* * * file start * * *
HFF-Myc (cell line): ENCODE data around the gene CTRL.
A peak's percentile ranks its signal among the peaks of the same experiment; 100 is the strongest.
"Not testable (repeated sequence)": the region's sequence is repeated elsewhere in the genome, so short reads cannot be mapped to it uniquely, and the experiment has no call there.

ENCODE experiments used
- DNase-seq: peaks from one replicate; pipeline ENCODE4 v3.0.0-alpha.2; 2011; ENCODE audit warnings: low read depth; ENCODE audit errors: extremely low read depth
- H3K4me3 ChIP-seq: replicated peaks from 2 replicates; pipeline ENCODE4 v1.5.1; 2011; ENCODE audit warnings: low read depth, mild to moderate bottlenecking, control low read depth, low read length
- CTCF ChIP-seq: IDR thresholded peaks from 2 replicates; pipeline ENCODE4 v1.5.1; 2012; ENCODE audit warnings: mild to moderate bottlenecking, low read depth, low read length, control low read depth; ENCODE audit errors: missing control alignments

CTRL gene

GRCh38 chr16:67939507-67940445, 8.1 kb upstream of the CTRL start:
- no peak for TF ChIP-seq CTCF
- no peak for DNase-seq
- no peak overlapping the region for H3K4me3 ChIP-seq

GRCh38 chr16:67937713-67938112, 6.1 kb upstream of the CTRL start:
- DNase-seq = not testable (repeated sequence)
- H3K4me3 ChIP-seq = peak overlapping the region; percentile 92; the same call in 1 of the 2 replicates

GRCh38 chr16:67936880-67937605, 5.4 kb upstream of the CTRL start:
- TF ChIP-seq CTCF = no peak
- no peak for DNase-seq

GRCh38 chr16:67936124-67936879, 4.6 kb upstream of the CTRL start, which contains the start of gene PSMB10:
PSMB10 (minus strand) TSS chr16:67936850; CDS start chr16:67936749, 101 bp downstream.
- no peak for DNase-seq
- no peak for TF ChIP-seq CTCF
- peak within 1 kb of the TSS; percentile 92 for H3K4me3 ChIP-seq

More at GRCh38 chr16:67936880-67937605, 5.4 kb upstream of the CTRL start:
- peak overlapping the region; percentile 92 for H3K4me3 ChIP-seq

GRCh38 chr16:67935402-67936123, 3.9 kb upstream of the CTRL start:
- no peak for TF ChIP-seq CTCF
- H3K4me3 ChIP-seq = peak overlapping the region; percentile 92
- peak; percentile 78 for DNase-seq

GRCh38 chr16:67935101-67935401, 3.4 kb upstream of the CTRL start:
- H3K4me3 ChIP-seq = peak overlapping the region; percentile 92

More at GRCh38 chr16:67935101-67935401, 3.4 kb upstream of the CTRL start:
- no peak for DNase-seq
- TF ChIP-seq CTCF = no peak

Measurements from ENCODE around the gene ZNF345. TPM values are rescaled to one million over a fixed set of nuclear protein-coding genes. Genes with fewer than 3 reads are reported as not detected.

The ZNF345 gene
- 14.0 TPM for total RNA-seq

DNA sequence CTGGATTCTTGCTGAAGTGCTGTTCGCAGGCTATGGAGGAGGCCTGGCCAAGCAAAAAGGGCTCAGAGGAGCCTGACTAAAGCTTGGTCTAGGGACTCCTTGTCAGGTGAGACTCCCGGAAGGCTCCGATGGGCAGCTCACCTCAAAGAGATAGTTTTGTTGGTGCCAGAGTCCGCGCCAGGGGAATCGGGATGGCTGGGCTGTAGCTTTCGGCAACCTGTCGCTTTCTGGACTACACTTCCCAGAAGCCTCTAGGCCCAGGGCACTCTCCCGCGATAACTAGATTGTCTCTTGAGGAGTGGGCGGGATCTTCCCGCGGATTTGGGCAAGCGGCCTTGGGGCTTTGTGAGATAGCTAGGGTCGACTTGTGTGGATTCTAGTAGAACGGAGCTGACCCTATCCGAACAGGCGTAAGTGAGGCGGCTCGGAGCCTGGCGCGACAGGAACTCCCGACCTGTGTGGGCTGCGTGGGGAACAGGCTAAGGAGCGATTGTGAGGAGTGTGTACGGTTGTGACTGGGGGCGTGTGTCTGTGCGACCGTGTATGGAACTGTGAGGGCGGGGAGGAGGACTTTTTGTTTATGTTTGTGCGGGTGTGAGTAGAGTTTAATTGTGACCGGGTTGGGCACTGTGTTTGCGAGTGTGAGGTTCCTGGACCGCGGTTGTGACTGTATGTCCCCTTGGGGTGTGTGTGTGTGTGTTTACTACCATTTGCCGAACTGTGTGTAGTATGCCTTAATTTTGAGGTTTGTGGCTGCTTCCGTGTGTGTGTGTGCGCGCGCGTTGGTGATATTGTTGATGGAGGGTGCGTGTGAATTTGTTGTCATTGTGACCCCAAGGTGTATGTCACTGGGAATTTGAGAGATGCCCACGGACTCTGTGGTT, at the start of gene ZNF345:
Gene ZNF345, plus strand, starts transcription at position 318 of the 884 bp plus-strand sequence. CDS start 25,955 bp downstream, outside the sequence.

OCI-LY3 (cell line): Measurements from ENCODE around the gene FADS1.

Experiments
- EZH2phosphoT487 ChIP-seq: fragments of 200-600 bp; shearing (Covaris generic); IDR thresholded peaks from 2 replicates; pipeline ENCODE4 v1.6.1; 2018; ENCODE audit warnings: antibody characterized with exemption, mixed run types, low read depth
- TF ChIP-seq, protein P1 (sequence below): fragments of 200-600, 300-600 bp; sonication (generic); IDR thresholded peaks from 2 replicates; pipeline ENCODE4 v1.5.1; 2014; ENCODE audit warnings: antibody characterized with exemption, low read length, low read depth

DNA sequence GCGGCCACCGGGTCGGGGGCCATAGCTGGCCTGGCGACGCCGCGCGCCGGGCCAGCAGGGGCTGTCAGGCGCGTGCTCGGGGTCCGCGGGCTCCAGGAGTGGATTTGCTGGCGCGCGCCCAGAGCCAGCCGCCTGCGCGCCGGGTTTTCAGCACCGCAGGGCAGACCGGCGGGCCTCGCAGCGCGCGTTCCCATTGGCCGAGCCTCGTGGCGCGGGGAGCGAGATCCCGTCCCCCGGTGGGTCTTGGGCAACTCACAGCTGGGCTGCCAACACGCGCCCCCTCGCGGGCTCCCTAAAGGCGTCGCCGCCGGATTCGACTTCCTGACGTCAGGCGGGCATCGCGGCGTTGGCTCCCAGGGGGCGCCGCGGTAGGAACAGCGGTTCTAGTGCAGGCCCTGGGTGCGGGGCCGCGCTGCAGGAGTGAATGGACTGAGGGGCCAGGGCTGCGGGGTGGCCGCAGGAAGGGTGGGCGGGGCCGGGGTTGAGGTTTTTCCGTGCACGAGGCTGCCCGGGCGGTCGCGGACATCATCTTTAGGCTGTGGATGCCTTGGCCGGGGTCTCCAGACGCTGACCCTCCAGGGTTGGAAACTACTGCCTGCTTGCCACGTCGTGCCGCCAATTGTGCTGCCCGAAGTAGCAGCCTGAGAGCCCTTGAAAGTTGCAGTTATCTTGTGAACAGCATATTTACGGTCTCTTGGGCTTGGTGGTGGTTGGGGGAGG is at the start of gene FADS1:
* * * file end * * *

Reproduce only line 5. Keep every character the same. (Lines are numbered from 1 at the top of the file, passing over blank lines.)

- DNase-seq: peaks from one replicate; pipeline ENCODE4 v3.0.0-alpha.2; 2011; ENCODE audit warnings: low read depth; ENCODE audit errors: extremely low read depth